Saturday, February 24, 2007

From Blair to Beckham

I dragged my hangover around London today. For some years now I’ve abandoned the strict regimen of the athlete and have adopted the no less strict habits of the journalist. Such is my dedication to that lifestyle, it barely gives me time to write. Today, I had to sneak into one of my favourite watering holes to temper my head with a dram or two. That’s where I met up with Des ‘Nobbler’ McGann who used to work with me back when I started to write my columns for Fleet Street. He’s a drunken old sod but knows the English game as well as anybody.

We both shared an afternoon drink, comfortably nurturing that unmistakable excitement which starts to build on a Friday afternoon before a Premiership weekend. I feel not unlike a bride before a wedding night, expectantly brushing down the beard on her chin and keeping her studs tightened in her boots. It’s the Friday before a Premiership weekend and I’m still not recovered from the midweek European action. Old Nobbler told me to put my money on Arsenal to win the Carling Cup on Sunday and I told him that it was no great prediction. Anybody can see that Chelsea are a team running on luck and they barely deserve their second place in the table. Arsenal are playing the best football of the season and are bound to win.

In the lull before the weekend’s excitement, I thought I shouldn't bore you with predictions but I should instead try to reply to the few queries I’ve had in my inbox asking me why I would want to write about football and politics.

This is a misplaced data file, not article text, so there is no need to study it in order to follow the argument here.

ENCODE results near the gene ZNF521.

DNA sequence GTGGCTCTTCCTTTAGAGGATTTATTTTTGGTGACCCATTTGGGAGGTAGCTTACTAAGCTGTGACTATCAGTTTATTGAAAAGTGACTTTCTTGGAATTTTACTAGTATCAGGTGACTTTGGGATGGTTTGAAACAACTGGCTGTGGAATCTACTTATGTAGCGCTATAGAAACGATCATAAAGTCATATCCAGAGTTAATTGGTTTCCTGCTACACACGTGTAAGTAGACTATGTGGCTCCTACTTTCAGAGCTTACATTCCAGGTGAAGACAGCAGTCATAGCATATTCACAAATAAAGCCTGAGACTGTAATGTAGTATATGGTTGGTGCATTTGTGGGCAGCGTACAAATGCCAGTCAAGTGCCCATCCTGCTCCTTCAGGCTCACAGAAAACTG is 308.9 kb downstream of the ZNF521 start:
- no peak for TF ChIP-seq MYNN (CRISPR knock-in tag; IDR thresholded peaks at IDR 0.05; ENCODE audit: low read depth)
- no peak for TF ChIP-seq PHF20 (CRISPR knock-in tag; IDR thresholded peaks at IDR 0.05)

Well, look here chaps. I see it like this. Few things in life put a flame beneath the human spirit in the way that sport and politics do. And there are no sports greater than football for bringing us to a boil. The fumes that rise from boiling pot of talented youth and fading superstars is a heady one. The bubbles break in glorious spectacle. There are few places where you see the tribe’s heroes live and die like you do on the football field. It is a season of politics written within nintety minutes. David Beckham and Tony Blair are no different. They are both reaching the end of their premierships yet still find the occasional surges of energy that deceive us into believing that their skills will never fail them. That’s why I hope that Beckham makes the England team. Like the Labour Party need Blair, England needs Beckham. While their powers are still evident, they deserve the chance to shine.

John Terry is no Beckham, but Brown is no Blair. Whatever happens, in politics as well as football, it will be a time before we see their kind again.

2 comments:

Cranmer said...

Somewhat off topic, but His Grace is delighted to note that Mr Guano Forks reads His Grace, for Mr Guido Fawkes finds him a 'boring bigot'.

guanoforks said...

Not at all, Archbishop. I was brought up on The Book of Common Prayer and The Rules of Association Football. And they overlap more than you might think.